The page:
The shotgun marriage of Nokia and Microsoft's smartphone platforms puts software developers at center stage at the annual Mobile World Congress starting on Monday in Barcelona.
Last week, Nokia and Microsoft, the global leaders in mobile phones and software, announced a wide-ranging alliance which they hope will give them a chance of building an iPhone killer -- but it is still regarded as only a slim chance.
"People had expected Nokia to fight back but the alliance won't be able to help Nokia rebound strongly. It will rather further consolidate the current trend of Android vendors gaining more market share," said Park Young-joo, an analyst at Woori Investment & Securities in Seoul.
Apple and Google's Android have already taken the high ground in the lucrative smartphone battle by attracting hordes of developers who make the small software applications, or apps, that make smartphones come alive.
Apple's iPhone was praised for its design when it launched in 2007, but it was its App Store that transformed the industry by allowing users to personalize iPhones with easy-to-install games, shopping aids and business tools.
Total sales from all app stores are expected to triple this year to $15 billion, research firm Gartner said last month.
"Most developers are doing Android and Apple; they don't want to do anything else, even if they are paid for it. It's going to be very, very difficult for the others," said Magnus Jern, chief executive of mobile software house Golden Gekko.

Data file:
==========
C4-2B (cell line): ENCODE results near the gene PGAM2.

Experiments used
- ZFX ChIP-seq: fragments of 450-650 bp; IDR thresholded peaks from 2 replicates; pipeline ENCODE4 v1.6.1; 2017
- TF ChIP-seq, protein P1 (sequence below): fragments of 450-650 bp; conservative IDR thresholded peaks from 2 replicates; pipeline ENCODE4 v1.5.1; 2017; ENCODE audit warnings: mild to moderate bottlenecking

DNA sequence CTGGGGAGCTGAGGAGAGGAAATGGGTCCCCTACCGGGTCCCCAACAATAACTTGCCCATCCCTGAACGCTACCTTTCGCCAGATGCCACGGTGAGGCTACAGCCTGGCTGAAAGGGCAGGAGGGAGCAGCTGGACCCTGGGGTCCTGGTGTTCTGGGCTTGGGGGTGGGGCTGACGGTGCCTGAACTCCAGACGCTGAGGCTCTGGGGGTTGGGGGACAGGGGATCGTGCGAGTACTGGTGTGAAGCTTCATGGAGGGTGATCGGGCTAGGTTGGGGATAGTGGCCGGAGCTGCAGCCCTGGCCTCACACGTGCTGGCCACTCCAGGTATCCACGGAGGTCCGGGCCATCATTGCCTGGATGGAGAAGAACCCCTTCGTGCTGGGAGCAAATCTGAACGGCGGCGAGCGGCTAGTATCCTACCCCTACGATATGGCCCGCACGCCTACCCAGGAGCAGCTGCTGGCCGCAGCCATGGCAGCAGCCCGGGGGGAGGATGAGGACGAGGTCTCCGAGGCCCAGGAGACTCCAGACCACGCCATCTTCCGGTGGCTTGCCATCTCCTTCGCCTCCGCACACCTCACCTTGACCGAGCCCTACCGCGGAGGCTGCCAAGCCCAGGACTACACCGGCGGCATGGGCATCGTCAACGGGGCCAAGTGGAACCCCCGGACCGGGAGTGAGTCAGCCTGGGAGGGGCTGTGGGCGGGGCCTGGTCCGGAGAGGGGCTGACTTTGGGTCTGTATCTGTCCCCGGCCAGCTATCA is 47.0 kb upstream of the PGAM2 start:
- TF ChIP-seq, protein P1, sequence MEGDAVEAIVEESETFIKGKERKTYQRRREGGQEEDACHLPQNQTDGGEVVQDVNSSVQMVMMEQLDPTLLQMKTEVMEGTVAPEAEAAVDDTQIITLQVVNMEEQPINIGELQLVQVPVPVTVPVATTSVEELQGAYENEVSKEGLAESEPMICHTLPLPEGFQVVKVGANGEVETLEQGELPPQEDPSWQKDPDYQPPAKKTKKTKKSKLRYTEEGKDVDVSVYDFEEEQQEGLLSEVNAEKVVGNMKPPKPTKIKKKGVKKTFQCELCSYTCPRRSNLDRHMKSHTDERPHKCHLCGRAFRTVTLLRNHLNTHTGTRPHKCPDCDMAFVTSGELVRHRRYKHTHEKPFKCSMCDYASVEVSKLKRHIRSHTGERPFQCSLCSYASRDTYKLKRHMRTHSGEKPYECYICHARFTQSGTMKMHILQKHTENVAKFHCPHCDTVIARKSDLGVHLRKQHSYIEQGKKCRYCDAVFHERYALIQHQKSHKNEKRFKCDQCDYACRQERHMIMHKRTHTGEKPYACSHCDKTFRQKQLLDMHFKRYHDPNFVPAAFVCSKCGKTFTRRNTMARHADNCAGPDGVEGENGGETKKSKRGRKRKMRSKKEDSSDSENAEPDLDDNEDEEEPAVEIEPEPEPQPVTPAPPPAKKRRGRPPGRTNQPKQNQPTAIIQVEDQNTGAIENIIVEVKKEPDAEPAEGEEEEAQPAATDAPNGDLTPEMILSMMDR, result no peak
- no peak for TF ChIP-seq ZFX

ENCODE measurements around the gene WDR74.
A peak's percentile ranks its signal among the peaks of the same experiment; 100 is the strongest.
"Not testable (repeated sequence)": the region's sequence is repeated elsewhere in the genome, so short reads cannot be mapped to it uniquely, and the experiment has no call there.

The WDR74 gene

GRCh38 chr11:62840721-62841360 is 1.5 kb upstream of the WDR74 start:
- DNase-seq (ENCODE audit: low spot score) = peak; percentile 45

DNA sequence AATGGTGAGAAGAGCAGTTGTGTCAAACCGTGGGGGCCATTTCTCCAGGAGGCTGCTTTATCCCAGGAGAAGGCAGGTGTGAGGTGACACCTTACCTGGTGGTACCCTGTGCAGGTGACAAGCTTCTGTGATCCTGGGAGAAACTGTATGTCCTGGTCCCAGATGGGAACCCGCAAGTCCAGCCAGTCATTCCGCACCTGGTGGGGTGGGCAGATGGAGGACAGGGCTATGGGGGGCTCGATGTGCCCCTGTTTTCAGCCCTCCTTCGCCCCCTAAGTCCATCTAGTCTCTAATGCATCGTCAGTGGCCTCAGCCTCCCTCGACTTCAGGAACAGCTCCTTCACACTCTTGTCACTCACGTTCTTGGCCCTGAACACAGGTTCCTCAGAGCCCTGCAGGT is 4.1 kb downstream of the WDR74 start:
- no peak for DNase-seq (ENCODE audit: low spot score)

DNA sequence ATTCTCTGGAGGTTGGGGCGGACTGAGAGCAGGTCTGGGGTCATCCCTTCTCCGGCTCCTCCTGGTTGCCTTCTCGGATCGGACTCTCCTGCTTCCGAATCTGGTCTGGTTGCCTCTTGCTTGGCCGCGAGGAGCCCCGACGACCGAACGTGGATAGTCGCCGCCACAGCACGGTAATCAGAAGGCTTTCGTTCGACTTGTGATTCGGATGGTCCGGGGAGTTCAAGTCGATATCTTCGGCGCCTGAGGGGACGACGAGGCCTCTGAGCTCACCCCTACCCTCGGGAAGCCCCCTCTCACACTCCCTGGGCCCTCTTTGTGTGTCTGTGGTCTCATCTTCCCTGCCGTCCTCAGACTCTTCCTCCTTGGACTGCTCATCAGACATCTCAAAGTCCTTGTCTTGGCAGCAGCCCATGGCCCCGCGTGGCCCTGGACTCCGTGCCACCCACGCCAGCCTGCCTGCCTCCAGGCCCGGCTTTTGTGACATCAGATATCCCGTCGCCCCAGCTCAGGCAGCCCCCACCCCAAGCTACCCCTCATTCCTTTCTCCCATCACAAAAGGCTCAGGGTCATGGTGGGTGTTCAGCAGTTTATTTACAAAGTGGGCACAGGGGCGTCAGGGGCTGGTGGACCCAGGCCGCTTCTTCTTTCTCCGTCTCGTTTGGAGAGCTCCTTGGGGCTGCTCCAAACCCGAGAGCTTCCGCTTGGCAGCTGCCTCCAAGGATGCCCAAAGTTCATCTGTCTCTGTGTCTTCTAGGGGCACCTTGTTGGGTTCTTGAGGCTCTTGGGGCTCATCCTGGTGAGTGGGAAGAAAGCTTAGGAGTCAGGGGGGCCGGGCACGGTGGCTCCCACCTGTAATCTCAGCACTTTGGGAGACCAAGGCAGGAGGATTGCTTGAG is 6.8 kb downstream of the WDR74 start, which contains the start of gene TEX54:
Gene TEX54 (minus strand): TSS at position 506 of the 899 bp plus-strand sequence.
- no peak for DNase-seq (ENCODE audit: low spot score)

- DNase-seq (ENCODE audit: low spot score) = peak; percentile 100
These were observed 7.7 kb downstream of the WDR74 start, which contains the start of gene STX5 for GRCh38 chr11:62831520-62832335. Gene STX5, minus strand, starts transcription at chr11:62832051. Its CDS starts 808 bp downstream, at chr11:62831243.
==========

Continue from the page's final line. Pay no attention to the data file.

The open-source Android software platform, unleashed on the market just two years ago by Google, has already stormed to the top of the smartphone platform popularity charts, overtaking Nokia's Symbian at the end of last year.
On Sunday, Sony Ericsson and Samsung unveiled new models running on Android, with Sony Ericsson in a long-awaited move bringing Sony's PlayStation brand to the mobile market.
Samsung shares rose nearly 4 percent in Seoul on Monday following the launch of new products including an updated Galaxy tablet computer and on expectations of further gains in market share.
Its latest Galaxy tablet has a bigger screen and more processing power than the original. Some analysts see it as the only real rival to Apple's iPad.
The Galaxy Tab 10.1 is intended to be a multimedia hub for aficionados of games, electronic books and social media, with a 10.1 inch (25.7 centimeter) screen, dual surround-sound speakers, and front- and rear-facing cameras.
Many manufacturers will be trying to attract software developers at the Mobile World Congress in Barcelona with special events laid on for them.
A consortium of telecom carriers, who have so far largely failed to profit from the apps boom, will also launch their own app platform, named WAC, on Monday.
Operators are hoping their wholesale store -- from which operators' individual stores will take content -- gives them a scale which is big enough to battle with Apple and Google.